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June 3: How Long, O Lord? Psalm 13

Sermon Summary

The psalms are a unique gift to the church. They are written from the vantage point of man’s approach to God in times of crises, in times of joy, fear, confession, and the many other experiences of life. Psalm 13 stands out as a psalm of lament, as David articulates with clarity his grief before God in a time of trial and struggle. The nature of a lament is generally expressing sorrow over some trial, followed by moving to a plea for help, and concluding with words of thanksgiving and praise for the faithfulness of God. These psalms are meant to move us from despair to delight and from trial to triumph. Inward delight actually comes from despair as we trust in the character of God and reflect on his past mercies toward us. Take time to reflect on the past mercies of God in your life so that you might be prepared to patiently endure future suffering by meditating on the goodness of God.


C. S. Lewis, A Grief Observed

“When you are happy, so happy you have no sense of needing Him, so happy that you are tempted to feel His claims upon you as an interruption, if you remember yourself and turn to Him with gratitude and praise, you will be — or so it feels— welcomed with open arms. But go to Him when your need is desperate, when all other help is vain, and what do you find? A door slammed in your face, and a sound of bolting and double bolting on the inside. After that, silence.”

Jonathan Edwards

“One new discovery of the glory of Christ’s face, will do more toward scattering clouds of darkness in one minute than examining old experience by the best marks that can be given through a whole year.”

Christopher Wright

“For the sake of the world, then, we must take this tone of voice in the Wisdom literature seriously, with its awkward question, its proving observations, its acceptance of limitations of our finitude. It is part of our missional responsibility to do so. The presence of such texts in our Bible is a challenge to unthinking dogmatism that misapplies undoubted biblical principles in circumstances where they are not relevant (as did the friends of Job). Such biblical texts are also a rebuke to simplistic naivety that draws automatic and reversible direct lines between faith and material rewards or between sin and sickness. Mission that ignores the warnings of Wisdom ends up in the folly and lies of the so-called prosperity gospel, on the one hand, or in the problem-denying triumphalism of the worst kids of arrogant fundamentalism on the other.”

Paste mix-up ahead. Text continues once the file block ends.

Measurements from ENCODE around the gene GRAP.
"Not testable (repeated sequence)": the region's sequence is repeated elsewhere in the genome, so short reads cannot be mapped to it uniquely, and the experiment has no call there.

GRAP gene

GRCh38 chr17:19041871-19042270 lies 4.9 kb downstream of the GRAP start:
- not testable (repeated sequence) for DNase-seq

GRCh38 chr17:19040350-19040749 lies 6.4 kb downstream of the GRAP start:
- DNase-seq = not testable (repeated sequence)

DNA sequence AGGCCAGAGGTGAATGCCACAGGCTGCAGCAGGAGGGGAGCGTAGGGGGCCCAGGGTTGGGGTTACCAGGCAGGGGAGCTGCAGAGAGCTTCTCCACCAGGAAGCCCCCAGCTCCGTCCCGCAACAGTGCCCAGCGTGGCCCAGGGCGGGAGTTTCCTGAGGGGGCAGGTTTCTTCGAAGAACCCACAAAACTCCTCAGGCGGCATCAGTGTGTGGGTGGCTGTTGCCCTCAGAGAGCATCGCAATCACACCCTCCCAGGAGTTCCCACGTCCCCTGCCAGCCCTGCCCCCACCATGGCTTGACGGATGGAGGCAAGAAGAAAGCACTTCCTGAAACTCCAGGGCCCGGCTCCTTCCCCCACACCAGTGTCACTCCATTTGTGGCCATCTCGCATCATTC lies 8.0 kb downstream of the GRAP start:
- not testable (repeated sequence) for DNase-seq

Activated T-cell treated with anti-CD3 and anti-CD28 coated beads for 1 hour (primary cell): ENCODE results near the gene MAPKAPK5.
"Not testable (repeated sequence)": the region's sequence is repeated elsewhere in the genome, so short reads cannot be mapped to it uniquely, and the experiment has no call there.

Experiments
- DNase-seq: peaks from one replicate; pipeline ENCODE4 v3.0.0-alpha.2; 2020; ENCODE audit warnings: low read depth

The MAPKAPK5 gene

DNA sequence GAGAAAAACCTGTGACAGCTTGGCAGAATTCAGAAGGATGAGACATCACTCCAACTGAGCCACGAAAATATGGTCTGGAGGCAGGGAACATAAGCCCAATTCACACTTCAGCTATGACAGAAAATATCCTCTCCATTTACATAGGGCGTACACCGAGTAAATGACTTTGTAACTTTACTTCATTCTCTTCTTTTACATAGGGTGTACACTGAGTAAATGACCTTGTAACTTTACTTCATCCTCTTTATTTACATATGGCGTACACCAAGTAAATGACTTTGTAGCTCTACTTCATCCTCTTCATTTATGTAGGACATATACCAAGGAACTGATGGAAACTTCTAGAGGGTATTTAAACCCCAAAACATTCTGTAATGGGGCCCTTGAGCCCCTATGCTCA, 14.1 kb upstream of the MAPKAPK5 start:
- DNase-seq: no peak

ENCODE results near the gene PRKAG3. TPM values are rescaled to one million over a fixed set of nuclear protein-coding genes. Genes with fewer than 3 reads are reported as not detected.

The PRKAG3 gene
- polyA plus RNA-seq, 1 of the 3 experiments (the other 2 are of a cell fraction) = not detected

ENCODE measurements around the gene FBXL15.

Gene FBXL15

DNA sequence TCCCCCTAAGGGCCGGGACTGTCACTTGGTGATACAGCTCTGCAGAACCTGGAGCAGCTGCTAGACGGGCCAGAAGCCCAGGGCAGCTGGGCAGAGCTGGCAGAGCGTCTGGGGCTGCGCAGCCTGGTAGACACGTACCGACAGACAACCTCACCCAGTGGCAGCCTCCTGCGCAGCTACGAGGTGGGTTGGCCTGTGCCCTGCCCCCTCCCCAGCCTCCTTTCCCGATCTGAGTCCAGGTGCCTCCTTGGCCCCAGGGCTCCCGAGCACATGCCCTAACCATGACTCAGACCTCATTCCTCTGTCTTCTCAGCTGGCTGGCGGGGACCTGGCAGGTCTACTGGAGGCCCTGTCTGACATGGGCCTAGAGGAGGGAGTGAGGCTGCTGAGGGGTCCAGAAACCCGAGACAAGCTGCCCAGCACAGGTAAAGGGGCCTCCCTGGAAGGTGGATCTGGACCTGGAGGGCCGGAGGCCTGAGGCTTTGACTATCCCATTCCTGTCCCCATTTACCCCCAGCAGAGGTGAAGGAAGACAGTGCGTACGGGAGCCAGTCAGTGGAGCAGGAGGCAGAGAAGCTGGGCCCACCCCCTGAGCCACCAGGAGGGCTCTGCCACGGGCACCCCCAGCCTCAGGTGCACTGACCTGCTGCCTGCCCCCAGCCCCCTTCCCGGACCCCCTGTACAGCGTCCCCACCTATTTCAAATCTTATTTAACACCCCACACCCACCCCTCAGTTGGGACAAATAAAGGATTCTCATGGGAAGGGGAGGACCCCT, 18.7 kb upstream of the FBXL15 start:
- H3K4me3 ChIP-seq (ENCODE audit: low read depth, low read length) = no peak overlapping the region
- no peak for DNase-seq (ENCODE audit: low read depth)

Fellowship Starters

Speak about a time when you have felt abandoned, distant from God or left alone in the midst of a trial. What emotions in Psalm 13 express the struggles that you faced in those circumstances?

What have you found to be your natural reaction in times of difficulty and crisis?

From the psalm, what do we learn is an appropriate response to trial? What is the distinction between groaning and grumbling in the midst of hurt?

How does David seek God in the midst of crises and what can we learn from his response in this pslam? How does David move from pleading in pain to praising God for his faithfulness and salvation?

In what way does our understanding of God’s love in Christ transform your current crises into a point of worship?

How can you employ this psalm in being an encouragement to others?